Get a rebate on your train fare

17 March 2008

Whether you're commuting to work or taking a cross-country trip, you could be eligible for a rebate if your journey is disrupted. Follow our five simple steps to making a claim.

1 What am I entitled to?

The criteria for compensation differs between train companies, so check individual company websites. The type of refund also varies - some offer cash refunds, while others reimburse you with vouchers; some cover for delays of 30 minutes, while others have you waiting an hour before they refund. Don’t be discouraged if you don’t meet the criteria, claims are often considered on an individual basis.

2 When to claim

Make your claim as soon as possible after the incident to heighten your chances of receiving a rebate; most train companies must receive applications within 28 days of the ticket's expiry date. You can claim an immediate refund from the ticket office at the station if you decide not to travel because your train is cancelled or delayed - often subject to an administration fee.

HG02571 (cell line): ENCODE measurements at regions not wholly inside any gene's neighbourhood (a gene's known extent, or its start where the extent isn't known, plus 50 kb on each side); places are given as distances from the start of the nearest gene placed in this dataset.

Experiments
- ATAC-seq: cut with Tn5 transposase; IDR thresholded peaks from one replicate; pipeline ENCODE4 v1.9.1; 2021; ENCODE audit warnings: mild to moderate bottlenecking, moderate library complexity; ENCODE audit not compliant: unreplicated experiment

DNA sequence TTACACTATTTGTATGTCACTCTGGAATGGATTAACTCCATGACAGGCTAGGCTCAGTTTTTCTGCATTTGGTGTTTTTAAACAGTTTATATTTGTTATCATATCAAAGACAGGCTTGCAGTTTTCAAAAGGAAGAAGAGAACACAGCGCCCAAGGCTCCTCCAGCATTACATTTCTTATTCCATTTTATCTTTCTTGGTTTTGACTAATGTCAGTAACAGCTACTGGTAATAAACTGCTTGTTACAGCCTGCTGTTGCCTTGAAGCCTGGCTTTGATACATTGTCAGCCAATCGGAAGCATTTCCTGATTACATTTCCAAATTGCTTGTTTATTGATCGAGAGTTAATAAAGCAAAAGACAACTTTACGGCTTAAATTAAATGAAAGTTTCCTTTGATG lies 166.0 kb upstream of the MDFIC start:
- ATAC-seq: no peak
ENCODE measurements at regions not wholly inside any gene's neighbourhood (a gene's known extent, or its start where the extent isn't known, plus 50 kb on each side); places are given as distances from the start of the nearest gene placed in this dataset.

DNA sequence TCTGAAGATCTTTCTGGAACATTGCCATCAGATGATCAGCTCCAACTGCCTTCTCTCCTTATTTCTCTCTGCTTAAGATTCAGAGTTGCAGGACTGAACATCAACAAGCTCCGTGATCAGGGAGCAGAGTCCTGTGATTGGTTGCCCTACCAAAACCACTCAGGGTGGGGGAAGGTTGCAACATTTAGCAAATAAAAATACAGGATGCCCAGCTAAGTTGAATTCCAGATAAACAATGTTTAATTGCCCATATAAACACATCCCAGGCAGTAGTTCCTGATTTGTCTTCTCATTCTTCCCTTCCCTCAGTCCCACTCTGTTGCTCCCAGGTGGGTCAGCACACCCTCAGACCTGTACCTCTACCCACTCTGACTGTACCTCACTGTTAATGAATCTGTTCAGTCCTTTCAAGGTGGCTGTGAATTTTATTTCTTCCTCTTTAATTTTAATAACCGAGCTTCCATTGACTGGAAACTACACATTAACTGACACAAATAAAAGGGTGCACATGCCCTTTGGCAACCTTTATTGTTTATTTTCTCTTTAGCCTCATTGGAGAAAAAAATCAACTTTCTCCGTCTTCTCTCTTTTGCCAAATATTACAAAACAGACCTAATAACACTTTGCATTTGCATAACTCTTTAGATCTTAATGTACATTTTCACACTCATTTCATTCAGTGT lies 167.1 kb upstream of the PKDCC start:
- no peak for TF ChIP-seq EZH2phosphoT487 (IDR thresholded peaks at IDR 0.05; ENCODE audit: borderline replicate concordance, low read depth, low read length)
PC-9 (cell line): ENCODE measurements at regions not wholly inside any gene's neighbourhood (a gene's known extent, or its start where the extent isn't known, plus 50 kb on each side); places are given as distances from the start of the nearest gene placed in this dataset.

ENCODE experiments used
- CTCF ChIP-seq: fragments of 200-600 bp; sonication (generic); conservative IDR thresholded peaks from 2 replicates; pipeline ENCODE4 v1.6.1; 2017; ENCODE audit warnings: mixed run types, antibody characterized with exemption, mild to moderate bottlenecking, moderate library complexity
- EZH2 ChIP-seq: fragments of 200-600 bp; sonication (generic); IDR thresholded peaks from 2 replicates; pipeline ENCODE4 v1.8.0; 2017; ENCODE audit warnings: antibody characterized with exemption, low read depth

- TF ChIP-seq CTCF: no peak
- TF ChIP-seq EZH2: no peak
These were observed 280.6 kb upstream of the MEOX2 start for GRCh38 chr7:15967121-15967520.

3 Are train firms always liable?

Compensation is usually only issued if the reason for the delay is within the control of the company, so if extreme weather conditions are to blame you may not be eligible for a claim.

4 What about season tickets?

If you hold monthly or annual season tickets and are subject to repeated delays you could be entitled to a discount. Each train company has punctuality and reliability targets - so if your route has consistently been below that target you can get a rebate.

5 How to make a claim

Get as much information as possible about the cancelled or delayed journey and make the claim in writing to the train company concerned. Download a form from the company's website (Transport for London's is at - you'll often be asked to supply tickets and receipts, but be sure to keep a copy for reference.

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